The Woman in White

  • by Wilkie Collins
  • Narrated by Josephine Bailey, Simon Prebble
  • 25 hrs and 5 mins
  • Unabridged Audiobook

Publisher's Summary

One of the greatest mystery thrillers ever written, Wilkie Collins's The Woman in White was a phenomenal best seller in the 1860s, achieving even greater success than works by Charles Dickens. Full of surprise, intrigue, and suspense, this vastly entertaining novel continues to enthrall audiences today.
The story begins with an eerie midnight encounter between artist Walter Hartright and a ghostly woman dressed all in white who seems desperate to share a dark secret. The next day Hartright, engaged as a drawing master to the beautiful Laura Fairlie and her half sister, tells his pupils about the strange events of the previous evening.
Determined to learn all they can about the mysterious woman in white, the three soon find themselves drawn into a chilling vortex of crime, poison, kidnapping, and international intrigue.
Masterfully constructed, The Woman in White is dominated by two of the finest creations in all Victorian fiction: Marion Halcombe, dark, mannish, yet irresistibly fascinating, and Count Fosco, the sinister and flamboyant "Napoleon of Crime".


What the Critics Say

"Collins's mid-Victorian novel is one of the first, and possibly still the greatest, of all literary thrillers." (The Irish Times)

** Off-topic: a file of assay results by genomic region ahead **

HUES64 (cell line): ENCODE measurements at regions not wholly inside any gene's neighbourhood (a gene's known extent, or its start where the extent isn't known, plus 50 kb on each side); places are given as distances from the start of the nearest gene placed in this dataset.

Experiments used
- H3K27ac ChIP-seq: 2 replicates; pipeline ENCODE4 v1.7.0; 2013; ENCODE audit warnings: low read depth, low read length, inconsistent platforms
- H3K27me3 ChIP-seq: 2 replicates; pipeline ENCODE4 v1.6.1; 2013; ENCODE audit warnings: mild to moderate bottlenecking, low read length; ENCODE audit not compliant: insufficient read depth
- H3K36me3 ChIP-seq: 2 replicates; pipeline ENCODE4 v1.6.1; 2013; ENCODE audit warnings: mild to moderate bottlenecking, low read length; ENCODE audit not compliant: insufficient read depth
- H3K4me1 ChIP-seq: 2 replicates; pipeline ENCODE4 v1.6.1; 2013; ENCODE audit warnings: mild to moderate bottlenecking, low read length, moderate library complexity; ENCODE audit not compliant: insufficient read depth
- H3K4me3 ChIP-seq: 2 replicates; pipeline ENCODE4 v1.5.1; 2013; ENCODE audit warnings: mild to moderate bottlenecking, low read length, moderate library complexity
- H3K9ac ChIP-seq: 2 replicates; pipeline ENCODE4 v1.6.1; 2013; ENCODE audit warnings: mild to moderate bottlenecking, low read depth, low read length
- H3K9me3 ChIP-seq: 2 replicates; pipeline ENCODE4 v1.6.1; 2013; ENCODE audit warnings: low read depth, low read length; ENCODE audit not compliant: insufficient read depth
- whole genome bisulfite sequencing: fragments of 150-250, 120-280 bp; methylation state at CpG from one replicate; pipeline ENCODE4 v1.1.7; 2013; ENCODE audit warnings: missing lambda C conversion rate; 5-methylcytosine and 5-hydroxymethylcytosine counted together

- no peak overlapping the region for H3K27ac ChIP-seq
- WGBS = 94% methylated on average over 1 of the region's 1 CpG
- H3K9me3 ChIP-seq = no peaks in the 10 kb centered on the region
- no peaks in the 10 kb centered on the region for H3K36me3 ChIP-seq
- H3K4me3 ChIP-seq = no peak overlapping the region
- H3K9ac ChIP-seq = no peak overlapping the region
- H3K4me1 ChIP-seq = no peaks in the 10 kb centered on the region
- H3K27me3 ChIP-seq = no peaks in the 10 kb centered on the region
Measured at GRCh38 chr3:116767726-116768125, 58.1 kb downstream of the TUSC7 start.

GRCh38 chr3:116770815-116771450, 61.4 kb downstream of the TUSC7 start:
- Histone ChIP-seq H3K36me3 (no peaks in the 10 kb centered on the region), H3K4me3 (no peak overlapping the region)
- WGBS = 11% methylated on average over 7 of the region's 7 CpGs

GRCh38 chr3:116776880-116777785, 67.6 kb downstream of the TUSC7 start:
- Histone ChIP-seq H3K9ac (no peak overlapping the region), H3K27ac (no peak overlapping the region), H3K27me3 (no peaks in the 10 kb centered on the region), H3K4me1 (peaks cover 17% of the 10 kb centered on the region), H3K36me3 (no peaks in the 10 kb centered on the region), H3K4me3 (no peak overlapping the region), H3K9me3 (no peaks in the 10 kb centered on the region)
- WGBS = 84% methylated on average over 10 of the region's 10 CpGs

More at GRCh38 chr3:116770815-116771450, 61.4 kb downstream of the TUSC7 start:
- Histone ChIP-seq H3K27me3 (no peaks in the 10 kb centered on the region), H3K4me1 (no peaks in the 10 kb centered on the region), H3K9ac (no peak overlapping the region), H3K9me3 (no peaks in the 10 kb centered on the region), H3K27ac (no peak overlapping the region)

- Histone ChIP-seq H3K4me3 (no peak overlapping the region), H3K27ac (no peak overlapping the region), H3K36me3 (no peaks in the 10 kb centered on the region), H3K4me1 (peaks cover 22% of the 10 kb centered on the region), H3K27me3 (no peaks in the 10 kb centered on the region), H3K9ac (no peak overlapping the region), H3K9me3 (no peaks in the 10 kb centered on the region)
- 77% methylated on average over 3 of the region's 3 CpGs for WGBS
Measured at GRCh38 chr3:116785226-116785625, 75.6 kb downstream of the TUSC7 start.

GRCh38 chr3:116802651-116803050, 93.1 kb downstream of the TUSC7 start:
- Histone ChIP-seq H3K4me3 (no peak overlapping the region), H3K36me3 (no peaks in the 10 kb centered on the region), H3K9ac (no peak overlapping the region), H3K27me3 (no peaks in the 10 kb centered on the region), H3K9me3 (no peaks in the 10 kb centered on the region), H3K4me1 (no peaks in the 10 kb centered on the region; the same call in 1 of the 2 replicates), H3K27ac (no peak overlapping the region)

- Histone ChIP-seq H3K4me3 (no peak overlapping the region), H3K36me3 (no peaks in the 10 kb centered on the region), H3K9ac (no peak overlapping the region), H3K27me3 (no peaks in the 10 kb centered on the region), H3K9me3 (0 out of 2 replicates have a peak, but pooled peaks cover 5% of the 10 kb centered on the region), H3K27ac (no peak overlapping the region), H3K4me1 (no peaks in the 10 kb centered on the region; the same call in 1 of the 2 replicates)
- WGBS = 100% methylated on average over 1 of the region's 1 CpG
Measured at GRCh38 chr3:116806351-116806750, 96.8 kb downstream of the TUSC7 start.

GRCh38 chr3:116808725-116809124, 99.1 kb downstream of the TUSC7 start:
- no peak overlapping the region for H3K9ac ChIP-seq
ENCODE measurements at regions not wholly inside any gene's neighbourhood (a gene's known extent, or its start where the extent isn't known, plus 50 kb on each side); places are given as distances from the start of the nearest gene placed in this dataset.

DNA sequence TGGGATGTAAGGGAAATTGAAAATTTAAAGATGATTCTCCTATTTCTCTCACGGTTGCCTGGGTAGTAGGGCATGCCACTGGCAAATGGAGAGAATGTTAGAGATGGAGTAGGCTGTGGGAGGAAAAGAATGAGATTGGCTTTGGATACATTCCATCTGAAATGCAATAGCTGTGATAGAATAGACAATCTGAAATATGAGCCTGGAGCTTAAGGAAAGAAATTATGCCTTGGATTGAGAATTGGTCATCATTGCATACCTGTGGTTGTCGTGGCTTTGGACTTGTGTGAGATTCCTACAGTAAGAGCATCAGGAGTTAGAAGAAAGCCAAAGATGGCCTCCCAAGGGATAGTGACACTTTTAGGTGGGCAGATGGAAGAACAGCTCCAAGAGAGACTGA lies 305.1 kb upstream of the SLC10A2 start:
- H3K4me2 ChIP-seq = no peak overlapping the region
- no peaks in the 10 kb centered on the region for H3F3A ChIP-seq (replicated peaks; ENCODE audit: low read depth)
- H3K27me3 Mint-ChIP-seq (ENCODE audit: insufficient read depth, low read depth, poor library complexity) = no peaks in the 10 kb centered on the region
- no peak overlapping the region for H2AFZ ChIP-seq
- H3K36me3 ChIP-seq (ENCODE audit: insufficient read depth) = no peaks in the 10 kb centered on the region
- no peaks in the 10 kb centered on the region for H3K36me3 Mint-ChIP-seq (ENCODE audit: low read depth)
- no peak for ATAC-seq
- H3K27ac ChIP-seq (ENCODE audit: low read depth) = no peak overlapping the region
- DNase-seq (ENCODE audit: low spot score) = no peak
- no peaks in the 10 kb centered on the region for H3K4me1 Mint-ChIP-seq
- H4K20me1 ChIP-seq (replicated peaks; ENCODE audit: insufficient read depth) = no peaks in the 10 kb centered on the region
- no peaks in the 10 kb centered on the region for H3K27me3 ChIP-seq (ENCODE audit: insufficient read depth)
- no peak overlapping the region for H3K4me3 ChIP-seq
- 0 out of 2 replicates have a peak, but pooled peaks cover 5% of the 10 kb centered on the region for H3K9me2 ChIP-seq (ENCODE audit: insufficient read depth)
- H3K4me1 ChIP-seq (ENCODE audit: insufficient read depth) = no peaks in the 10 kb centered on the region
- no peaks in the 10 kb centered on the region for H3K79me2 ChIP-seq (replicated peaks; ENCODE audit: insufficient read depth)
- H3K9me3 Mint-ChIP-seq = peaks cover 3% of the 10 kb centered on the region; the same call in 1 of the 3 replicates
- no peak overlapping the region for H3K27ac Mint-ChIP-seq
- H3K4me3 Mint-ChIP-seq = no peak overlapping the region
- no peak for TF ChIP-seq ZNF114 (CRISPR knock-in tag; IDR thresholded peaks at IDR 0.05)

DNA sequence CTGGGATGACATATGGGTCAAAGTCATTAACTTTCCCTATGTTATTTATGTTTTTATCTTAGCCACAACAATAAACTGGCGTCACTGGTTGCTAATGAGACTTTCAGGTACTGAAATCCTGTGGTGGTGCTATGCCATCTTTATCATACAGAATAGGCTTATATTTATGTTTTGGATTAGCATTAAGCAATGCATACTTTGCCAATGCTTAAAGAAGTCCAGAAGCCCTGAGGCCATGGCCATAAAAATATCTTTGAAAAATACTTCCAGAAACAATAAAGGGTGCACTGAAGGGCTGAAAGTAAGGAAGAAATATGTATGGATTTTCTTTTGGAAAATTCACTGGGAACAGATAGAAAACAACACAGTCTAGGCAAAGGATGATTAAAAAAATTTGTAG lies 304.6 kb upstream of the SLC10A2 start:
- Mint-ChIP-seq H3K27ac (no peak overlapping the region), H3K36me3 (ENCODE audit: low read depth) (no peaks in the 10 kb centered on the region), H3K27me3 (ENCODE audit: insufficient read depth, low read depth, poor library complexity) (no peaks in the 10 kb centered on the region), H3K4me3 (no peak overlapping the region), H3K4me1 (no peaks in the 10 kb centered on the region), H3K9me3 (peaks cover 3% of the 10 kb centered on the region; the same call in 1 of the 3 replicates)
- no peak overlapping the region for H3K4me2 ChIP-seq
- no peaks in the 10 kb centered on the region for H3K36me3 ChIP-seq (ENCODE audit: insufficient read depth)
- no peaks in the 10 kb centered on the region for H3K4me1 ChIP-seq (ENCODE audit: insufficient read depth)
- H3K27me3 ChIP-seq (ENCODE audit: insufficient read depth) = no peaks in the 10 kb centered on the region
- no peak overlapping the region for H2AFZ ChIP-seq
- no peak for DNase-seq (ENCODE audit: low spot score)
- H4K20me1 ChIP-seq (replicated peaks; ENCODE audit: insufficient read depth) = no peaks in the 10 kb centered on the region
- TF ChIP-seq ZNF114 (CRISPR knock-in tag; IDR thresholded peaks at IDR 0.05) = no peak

See More Like This

Customer Reviews

Most Helpful

Gripping novel, excellent production

This was my first exposure to Wilkie Collins, after someone recommended "The Woman in White" as a good followup to going through most of Dickens on audiobook. I can now thoroughly second the recommendation. Marion Halcombe and Count Fosco are two of the most memorable characters I've encountered in English fiction, and Collins's mastery of plotting and suspense leaves most contemporary authors in the dust (I've just given up on Brad Meltzer's chaotic "The Inner Circle", but that's another story).

The use of dual male and female narrators takes some getting used to but in the end works well. The rationale is that the entire novel is constructed as a sequence of "narratives" by various characters of both sexes. Simon Prebble is uniformly excellent; Josephine Bailey starts out a bit woodenly but soon picks up in intensity, and does a fine job voicing range of characters from different classes and regions. Count Fosco's accent wavers more than a little between (and even within) narrators, but he's such an outlandish piece of work that this is hardly a distraction.
Read full review

- David

Logical approach to a riveting mystery

An intricate knot tied with precision, and untangled with logic and grace. To begin with there is a mystery, and Collins lays it out with attention to every twist as the story continues to be told by the various narrators. The characters are as vivid as those created by other 19th century writers: Dickens, the Bronte sisters, Sir Arthur Conan Doyle, Edgar Allan Poe--Frederick Fairlie with his imagined maladies is good comedy, and Sir Percival and Count Fosco, in comparison make Heathcliff almost look respectable.

Victorian in description, dialogue, and politics--the strong female character doesn't escape punishment for her straying from the social constricts of the time...she pays for her female resourcefulness and failure to swoon, by being endowed, by the author, with masculine features, including a mustache. Today's editors would likely trim the 25 hours to 12, but in spite of the length and the diversity of plots, the story stays on track and doesn't drag; it's worth the Effort. The narration is a theatrical treat. Fear not the classic; dig in and enjoy.

Read full review

- Mel

Book Details

  • Release Date: 12-14-2010
  • Publisher: Tantor Audio